Embracing the Future: New Times, New Opportunities for Health Information Managers

Summary Findings from the HIM Workforce Study

Health information management (HIM) is the profession dedicated to the effective management of patient information and healthcare data needed to deliver quality treatment and care to the public. The fundamentals of the HIM profession continue to evolve over time, becoming less paper-based and increasingly electronic. HIM plays a critical role in the successful implementation of electronic health records (EHR) and ensures that providers, healthcare organizations, and patients have access to the right health information when and where it is needed while maintaining the highest standards of data integrity, confidentiality, and security.

A number of factors influencing the healthcare environment have a direct impact on the HIM profession. HIM professionals are responding rapidly to these changes and are highly adept at meeting the evolving need for realtime health information at the point of care. HIM professionals are increasingly becoming standard-setters for electronic health records; advocates for quality patient records and for patient access and utilization of personal health information; and data experts for collecting, interpreting, and analyzing health information.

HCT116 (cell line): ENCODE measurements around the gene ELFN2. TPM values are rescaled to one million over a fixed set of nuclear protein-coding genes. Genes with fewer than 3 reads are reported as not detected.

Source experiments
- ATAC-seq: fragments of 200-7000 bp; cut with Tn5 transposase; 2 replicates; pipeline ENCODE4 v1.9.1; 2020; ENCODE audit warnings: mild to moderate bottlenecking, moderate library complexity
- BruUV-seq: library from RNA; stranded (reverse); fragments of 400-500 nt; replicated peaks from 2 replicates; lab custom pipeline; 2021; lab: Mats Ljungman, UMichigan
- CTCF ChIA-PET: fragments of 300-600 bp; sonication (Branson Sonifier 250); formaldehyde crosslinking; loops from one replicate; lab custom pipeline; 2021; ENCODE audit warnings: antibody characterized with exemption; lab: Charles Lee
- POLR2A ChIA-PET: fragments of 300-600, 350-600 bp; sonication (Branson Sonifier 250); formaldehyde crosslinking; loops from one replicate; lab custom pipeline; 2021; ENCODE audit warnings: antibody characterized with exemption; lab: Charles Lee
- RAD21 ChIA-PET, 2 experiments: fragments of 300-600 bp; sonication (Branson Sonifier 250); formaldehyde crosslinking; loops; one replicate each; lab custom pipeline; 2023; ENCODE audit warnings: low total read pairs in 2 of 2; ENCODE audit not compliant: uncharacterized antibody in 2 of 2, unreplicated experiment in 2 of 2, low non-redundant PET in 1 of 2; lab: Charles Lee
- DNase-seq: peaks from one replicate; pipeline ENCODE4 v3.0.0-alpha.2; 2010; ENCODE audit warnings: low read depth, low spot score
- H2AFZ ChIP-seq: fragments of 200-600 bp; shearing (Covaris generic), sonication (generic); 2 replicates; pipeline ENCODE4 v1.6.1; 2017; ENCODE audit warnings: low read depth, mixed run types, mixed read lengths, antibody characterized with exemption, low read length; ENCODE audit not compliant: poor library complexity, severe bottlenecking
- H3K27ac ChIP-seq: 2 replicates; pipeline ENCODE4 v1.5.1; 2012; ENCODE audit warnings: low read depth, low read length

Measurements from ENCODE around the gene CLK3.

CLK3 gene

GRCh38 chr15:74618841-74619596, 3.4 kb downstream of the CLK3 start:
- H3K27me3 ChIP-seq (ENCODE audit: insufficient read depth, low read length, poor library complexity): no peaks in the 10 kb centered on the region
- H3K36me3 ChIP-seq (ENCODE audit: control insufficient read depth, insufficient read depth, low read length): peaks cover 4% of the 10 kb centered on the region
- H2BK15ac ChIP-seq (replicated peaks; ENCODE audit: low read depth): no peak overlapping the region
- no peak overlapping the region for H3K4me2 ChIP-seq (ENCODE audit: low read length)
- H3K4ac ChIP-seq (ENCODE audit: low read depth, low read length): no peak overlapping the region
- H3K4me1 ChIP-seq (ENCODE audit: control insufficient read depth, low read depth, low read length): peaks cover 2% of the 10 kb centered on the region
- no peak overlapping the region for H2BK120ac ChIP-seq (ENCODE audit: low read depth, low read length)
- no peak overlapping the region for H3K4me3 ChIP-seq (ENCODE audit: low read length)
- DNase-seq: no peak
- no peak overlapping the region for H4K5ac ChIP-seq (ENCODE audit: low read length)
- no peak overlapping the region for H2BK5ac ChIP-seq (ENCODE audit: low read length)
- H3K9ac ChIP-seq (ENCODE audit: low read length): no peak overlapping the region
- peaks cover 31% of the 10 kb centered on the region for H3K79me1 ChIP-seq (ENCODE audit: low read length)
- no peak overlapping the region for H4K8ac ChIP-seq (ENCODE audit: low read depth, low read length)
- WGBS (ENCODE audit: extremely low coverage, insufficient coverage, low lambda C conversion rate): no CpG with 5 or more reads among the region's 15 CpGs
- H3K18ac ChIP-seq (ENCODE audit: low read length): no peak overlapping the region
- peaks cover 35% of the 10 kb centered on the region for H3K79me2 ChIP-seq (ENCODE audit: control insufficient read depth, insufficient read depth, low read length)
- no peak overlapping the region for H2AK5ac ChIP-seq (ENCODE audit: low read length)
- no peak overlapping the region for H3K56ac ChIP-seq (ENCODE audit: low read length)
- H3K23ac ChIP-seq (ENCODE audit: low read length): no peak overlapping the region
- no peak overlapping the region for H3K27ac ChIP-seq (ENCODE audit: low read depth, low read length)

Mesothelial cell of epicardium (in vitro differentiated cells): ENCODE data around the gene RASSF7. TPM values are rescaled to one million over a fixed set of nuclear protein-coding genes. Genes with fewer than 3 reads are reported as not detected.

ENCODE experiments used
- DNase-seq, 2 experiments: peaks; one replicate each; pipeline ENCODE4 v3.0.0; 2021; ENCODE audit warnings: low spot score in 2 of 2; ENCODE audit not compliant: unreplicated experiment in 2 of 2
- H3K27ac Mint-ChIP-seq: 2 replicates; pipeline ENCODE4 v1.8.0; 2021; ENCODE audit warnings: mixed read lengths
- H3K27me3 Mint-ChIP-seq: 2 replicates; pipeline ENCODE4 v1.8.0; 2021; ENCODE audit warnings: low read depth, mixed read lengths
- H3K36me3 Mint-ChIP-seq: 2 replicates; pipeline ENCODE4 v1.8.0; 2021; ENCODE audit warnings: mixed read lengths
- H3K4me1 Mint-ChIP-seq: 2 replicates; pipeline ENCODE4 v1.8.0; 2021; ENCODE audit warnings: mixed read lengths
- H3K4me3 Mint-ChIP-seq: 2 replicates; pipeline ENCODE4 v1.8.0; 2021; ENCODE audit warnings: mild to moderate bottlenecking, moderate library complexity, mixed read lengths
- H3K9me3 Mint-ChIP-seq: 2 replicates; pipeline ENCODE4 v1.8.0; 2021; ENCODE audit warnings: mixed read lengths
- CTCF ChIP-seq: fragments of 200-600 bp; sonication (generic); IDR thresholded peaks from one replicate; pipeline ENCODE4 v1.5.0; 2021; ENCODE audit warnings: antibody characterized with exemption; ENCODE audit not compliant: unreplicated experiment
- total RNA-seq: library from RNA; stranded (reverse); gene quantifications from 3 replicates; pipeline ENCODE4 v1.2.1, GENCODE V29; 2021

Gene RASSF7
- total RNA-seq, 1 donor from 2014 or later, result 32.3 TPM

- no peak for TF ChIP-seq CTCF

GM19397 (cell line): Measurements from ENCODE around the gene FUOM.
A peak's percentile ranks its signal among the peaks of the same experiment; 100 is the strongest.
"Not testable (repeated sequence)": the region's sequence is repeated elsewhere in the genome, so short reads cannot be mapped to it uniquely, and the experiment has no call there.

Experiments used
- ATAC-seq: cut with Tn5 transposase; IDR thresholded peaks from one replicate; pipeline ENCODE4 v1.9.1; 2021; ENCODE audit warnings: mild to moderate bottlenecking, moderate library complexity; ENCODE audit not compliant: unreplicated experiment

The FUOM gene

As the HIM field has evolved from medical records management to this wide range of roles and responsibilities, HIM professionals are playing an increasingly critical role in a variety of organizations throughout the healthcare industry. Within any given healthcare organization, HIM professionals are no longer centralized in one single department; but rather are decentralized, applying their expertise across entire organizations. As a result of these expanding roles, there is a growing demand for skilled, trained HIM professionals throughout the healthcare industry. HIM academic and continuing education programs are expanding and adapting to meet the industry’s demand for a robust and dynamic HIM work force.